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Biochem Biophys Res Commun. 2013 Jun 14;435(4):627-33. doi: 10.1016/j.bbrc.2013.05.033. Epub 2013 May 16.

Cardioprotection by modulation of mitochondrial respiration during ischemia-reperfusion: role of apoptosis-inducing factor.

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  • 1Department of Internal Medicine (Division of Cardiology), Virginia Commonwealth University, Richmond, VA 23298, USA.

Abstract

The transient, reversible blockade of electron transport (BET) during ischemia or at the onset of reperfusion protects mitochondria and decreases cardiac injury. Apoptosis inducing factor (AIF) is located within the mitochondrial intermembrane space. A release of AIF from mitochondria into cytosol and nucleus triggers caspase-independent cell death. We asked if BET prevents the loss of AIF from mitochondria as a mechanism of protection in the buffer perfused heart. BET during ischemia with amobarbital, a rapidly reversible inhibitor of mitochondrial complex I, attenuated a release of AIF from mitochondria into cytosol, in turn decreasing the formation of cleaved and activated PARP-1. These results suggest that BET-mediated protection may occur through prevention of the loss of AIF from mitochondria during ischemia-reperfusion. In order to further clarify the role of mitochondrial AIF in BET-mediated protection, Harlequin (Hq) mice, a genetic model with mitochondrial AIF deficiency, were used to test whether BET could still decrease cell injury in Hq mouse hearts during reperfusion. BET during ischemia protected Hq mouse hearts against ischemia-reperfusion injury and improved mitochondrial function in these hearts during reperfusion. Thus, cardiac injury can still be decreased in the presence of down-regulated mitochondrial AIF content. Taken together, BET during ischemia protects both hearts with normal mitochondrial AIF content and hearts with mitochondrial AIF deficiency. Although preservation of mitochondrial AIF content plays a key role in reducing cell injury during reperfusion, the protection derived from the BET is not fully dependent on AIF-driven mechanisms.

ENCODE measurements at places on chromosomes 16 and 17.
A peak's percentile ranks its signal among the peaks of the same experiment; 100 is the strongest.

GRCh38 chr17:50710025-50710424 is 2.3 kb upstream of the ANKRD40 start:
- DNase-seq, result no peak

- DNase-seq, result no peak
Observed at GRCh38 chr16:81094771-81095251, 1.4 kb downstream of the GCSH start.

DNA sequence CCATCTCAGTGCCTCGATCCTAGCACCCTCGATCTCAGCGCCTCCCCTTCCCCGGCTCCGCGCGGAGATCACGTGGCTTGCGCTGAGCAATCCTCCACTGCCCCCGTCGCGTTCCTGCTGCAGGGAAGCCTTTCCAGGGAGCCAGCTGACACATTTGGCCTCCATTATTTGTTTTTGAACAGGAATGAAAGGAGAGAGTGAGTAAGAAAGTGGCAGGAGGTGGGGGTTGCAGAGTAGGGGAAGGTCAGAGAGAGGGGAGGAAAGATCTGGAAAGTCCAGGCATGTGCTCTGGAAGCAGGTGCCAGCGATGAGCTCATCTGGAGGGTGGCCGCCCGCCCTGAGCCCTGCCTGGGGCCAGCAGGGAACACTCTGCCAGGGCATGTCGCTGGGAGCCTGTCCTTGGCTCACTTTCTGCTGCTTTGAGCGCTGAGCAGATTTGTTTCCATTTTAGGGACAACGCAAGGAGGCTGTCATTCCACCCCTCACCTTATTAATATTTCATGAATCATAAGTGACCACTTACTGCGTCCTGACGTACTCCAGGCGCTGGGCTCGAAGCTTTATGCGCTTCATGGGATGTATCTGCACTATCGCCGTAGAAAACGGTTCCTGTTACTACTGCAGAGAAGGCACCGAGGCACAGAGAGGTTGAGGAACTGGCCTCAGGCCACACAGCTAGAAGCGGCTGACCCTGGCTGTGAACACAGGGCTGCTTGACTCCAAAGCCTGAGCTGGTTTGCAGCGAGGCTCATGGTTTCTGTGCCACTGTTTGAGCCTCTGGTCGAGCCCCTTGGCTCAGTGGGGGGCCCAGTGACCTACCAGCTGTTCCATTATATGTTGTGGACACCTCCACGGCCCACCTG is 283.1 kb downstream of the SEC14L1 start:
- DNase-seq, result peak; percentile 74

Copyright © 2013 Elsevier Inc. All rights reserved.

[PubMed - indexed for MEDLINE]
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